With such big names as Hal Blaine (drums) and Larry Knechtel (keyboards), Cole was part of the Wrecking Crew, Phil Spector's session band, and is featured on the Ronettes' "Be My Baby". He is heard on the familiar records of the Byrds ("Mr Tambourine Man"), the Dixie Cups ("Chapel of Love"), Them ("Here Comes The Night") and Paul Revere and the Raiders ("Kicks"). The producer Lee Hazlewood also used him for several Nancy Sinatra sessions, including "These Boots are Made for Walkin'".

As a studio guitarist, Cole had residencies in numerous television series including Shindig!, Hullabaloo, The Sonny and Cher Show and Rowan and Martin's Laugh-In. He made a score of low-budget, but still technically proficient, instrumental LPs which were sold in supermarkets under a variety of names. Cole worked on the road for Andy Williams for three years and Roger Miller for five.

In 1966, Brian Wilson recorded the backing tracks for Pet Sounds while the other Beach Boys were on tour, and Cole played on "Wouldn't It Be Nice" and "Sloop John B". He was also used on the Beach Boys album 15 Big Ones (1976), which was around the time he was working with Phil Spector on Dion's mesmerising Born To Be With You.

When psychedelia was coming in, he recorded several albums in this style including The Animated Egg (1966). He played on the blues album Sonny Terry and Brownie McGhee and the Aloha From Hawaii television special with Elvis Presley, both in 1973, and worked as a studio musician with Dean Martin and Frank Sinatra.

In 2006, Cole returned to surf music with the album Back to the Boards. Last year, he was recording again with Brian Wilson.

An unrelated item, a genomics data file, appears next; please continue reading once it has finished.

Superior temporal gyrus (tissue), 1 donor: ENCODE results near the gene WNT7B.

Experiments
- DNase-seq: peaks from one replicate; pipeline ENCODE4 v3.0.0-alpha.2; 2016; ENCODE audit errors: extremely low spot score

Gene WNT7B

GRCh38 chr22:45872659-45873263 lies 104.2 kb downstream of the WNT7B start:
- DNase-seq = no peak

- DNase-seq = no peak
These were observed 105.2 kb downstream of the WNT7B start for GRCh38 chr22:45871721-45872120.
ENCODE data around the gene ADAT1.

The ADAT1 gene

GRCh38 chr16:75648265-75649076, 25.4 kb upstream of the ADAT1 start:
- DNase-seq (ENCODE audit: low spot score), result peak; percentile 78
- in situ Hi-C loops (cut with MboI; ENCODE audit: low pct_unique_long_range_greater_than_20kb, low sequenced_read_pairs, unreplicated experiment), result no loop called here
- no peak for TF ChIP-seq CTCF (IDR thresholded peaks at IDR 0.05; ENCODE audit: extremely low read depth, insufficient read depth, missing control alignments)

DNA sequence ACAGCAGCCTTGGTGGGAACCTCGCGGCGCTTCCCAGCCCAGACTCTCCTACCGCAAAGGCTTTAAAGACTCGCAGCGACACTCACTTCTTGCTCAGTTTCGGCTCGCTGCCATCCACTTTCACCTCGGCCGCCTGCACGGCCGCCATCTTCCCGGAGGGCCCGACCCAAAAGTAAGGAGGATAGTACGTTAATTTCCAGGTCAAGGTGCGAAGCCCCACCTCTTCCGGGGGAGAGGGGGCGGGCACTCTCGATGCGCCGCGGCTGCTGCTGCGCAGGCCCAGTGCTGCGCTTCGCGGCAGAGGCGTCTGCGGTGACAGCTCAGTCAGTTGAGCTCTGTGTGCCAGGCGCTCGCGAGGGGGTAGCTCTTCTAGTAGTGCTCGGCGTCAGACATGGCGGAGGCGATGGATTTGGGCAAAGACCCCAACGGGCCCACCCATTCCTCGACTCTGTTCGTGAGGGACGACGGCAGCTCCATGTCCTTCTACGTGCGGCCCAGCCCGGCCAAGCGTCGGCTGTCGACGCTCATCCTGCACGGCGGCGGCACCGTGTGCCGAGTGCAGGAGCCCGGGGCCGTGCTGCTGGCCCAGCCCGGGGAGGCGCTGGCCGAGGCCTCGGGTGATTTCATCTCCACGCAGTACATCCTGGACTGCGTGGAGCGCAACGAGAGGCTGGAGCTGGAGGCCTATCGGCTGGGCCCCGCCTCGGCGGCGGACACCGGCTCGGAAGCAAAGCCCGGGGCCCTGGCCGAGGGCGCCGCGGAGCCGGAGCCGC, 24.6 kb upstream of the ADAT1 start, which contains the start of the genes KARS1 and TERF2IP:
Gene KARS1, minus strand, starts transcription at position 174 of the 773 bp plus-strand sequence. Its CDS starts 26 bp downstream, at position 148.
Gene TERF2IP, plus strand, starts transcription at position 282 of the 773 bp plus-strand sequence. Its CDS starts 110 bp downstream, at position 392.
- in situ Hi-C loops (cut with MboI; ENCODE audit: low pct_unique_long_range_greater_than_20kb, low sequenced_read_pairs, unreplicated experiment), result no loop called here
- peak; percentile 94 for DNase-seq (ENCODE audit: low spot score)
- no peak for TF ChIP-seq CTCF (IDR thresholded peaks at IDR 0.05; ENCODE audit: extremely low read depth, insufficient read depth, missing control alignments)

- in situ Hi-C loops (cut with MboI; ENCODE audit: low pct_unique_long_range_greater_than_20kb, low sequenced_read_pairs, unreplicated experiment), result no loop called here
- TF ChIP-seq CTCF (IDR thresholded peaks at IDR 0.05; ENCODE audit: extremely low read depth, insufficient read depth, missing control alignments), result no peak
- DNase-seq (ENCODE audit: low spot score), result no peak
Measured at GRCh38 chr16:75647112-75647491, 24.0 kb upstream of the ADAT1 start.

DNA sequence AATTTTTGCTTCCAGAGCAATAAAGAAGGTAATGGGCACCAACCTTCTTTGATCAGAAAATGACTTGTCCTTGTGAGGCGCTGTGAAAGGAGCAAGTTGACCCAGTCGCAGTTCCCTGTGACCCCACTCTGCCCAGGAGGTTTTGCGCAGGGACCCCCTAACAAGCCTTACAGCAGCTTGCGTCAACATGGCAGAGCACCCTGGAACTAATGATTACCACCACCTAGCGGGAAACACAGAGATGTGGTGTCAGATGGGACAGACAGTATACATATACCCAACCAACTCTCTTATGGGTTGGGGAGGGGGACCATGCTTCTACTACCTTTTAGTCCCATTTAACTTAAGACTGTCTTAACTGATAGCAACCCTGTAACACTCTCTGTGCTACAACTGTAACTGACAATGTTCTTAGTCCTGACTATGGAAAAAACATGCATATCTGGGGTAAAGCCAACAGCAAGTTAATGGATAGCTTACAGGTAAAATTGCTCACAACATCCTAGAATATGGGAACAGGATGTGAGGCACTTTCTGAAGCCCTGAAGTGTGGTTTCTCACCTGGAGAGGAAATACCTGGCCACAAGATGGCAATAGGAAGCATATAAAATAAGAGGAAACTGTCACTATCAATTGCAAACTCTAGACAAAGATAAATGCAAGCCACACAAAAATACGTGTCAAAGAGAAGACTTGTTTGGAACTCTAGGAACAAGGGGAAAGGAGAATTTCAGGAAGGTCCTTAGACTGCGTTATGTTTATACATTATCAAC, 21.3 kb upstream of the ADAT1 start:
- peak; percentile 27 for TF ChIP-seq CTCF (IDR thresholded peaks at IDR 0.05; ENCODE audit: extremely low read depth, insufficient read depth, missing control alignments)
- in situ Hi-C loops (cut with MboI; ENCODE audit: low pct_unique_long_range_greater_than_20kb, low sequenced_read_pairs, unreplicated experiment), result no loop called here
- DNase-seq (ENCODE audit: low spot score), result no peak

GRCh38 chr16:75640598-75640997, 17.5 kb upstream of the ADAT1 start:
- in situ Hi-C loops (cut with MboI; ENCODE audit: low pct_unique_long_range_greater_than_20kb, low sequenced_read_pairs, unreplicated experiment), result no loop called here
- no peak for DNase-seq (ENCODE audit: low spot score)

by Spencer Leigh

In January 2008 Jerry Cole heard The Animated Egg for the first time since he recorded it in Los Angels some forty years earlier " we made a damned good record" he said.  Five months later on May 28th 2008, he passed away, went on the big trip to meet again with his buddies in heaven's Great  Band.

1. A Love Built On Sand - 3:04
2. Inside Looking Out - 3:01
3. I Said, She Said, Ah Cid - 2:14
4. "T"omorrow - 2:33
5. Sure Listic - 1:49
6. Sippin' And Trippin' - 2:10
7. Dark - 1:54
8. Down, Down And Gone - 2:22
9. Sock It My Way - 3:26
10. That's How It Is - 3:28
11. Fool's Luck  (with The Generation Gap) - 3:17
12. What's Your Bag? (with T. Swift & The Electric Bag) - 2:09
13. Boil The Kettle  (with The Projection Company) - 3:07
14. Light Show (with The Stone Canyon Rock Group) - 2:52
15. Expo In Sound  (with T. Swift & The Electric Bag) - 4:35
16. Free Form In 6  (with T. Swift & The Electric Bag) - 2:08
17. Our Man Hendrix (with The Projection Company) - 3:09
18. Red Eyes  (with T. Swift & The Electric Bag) - 2:58
19. Hard Times (with The Generation Gap) - 2:44
20. Tune Out Of Place  (with The Projection Company) - 2:25
21. Kimeaa  (with The Projection Company) - 2:48
All songs composed by Jerry Cole

*Jerry Cole - Guitars, 12-string Guitar
*Edgar Lamar - Drums
*Don Dexter - Drums
*Tommy Lee - Bass
*Glenn Cass - Bass
*Billy Joe Hastings - Guitar
*Norm Cass - Guitar
*Billy Preston - Organ

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Tuesday, June 14, 2011

Yama And The Karma Dusters - Up From The Sewers (1971 us, great psychedelic protest folk rock)

Super political, rocking, anti-establishment communal band (c. 1970) put together as a result of the Kent State Massacre. As the Euphoria Blimpworks Band, fronted by Howard Berkman from morose garage punksters the Knaves, they played demonstrations and student strikes when they weren’t opening for blues royalty—or being the first band to play the yard at Cook County Jail.